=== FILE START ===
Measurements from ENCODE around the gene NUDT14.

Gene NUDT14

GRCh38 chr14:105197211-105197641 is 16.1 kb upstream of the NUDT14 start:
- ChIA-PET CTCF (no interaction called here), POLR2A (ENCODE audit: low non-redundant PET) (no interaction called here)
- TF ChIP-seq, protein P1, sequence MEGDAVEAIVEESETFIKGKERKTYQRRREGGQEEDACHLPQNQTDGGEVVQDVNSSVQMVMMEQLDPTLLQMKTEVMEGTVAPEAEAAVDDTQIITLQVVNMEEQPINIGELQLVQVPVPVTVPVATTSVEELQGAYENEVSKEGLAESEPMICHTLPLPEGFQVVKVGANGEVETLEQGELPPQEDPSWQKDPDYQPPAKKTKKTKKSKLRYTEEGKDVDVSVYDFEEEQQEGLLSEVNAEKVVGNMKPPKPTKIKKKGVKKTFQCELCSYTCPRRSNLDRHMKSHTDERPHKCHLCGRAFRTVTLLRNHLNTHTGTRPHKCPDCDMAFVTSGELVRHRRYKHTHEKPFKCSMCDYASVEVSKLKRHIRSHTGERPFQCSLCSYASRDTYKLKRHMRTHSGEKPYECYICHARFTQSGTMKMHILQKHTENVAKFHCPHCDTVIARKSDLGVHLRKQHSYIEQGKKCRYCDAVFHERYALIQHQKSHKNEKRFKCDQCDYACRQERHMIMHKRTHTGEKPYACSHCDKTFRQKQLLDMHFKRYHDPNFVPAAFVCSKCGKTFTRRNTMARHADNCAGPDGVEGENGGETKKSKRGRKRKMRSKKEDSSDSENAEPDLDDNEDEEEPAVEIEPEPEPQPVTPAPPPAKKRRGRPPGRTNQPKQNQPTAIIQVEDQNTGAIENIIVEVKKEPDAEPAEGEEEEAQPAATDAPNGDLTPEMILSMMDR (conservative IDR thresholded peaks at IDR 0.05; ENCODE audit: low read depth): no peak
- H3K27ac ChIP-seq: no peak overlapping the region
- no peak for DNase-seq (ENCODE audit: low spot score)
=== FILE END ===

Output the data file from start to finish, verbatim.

Measurements from ENCODE around the gene NUDT14.

Gene NUDT14

GRCh38 chr14:105197211-105197641 is 16.1 kb upstream of the NUDT14 start:
- ChIA-PET CTCF (no interaction called here), POLR2A (ENCODE audit: low non-redundant PET) (no interaction called here)
- TF ChIP-seq, protein P1, sequence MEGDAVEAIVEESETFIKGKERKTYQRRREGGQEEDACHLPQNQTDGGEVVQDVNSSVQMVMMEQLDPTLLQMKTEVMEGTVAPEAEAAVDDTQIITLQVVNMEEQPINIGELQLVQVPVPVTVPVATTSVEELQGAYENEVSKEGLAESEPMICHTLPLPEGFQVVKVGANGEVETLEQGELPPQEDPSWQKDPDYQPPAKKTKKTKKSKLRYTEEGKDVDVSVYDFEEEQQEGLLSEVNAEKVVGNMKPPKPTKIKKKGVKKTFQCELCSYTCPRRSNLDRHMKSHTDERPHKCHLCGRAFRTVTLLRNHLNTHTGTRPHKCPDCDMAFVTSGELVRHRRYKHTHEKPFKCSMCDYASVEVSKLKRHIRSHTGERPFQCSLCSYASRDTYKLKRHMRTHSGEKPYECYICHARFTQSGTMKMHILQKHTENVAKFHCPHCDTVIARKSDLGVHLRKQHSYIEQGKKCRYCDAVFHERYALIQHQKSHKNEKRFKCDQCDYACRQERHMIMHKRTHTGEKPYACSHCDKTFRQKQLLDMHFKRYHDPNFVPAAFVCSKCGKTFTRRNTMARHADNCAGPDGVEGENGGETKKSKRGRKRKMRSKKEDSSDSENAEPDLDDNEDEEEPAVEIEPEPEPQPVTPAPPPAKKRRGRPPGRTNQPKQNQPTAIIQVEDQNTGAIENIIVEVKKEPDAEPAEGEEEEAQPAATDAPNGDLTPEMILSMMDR (conservative IDR thresholded peaks at IDR 0.05; ENCODE audit: low read depth): no peak
- H3K27ac ChIP-seq: no peak overlapping the region
- no peak for DNase-seq (ENCODE audit: low spot score)